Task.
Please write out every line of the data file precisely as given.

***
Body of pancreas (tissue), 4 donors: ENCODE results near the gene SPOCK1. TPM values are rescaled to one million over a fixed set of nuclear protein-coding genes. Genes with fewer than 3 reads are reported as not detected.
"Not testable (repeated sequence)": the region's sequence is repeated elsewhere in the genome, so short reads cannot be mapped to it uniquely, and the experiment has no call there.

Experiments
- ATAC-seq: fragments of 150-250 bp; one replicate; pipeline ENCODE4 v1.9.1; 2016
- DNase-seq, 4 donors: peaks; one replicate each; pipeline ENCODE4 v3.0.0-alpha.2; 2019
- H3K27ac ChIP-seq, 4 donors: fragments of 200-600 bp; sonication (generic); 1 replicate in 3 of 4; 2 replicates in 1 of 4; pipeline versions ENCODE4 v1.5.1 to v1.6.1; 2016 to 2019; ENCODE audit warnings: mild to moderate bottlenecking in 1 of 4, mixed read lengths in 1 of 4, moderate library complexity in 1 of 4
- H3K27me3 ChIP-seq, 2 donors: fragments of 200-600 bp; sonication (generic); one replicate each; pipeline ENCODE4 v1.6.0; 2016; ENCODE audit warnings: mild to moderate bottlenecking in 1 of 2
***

Body of pancreas (tissue), 4 donors: ENCODE results near the gene SPOCK1. TPM values are rescaled to one million over a fixed set of nuclear protein-coding genes. Genes with fewer than 3 reads are reported as not detected.
"Not testable (repeated sequence)": the region's sequence is repeated elsewhere in the genome, so short reads cannot be mapped to it uniquely, and the experiment has no call there.

Experiments
- ATAC-seq: fragments of 150-250 bp; one replicate; pipeline ENCODE4 v1.9.1; 2016
- DNase-seq, 4 donors: peaks; one replicate each; pipeline ENCODE4 v3.0.0-alpha.2; 2019
- H3K27ac ChIP-seq, 4 donors: fragments of 200-600 bp; sonication (generic); 1 replicate in 3 of 4; 2 replicates in 1 of 4; pipeline versions ENCODE4 v1.5.1 to v1.6.1; 2016 to 2019; ENCODE audit warnings: mild to moderate bottlenecking in 1 of 4, mixed read lengths in 1 of 4, moderate library complexity in 1 of 4
- H3K27me3 ChIP-seq, 2 donors: fragments of 200-600 bp; sonication (generic); one replicate each; pipeline ENCODE4 v1.6.0; 2016; ENCODE audit warnings: mild to moderate bottlenecking in 1 of 2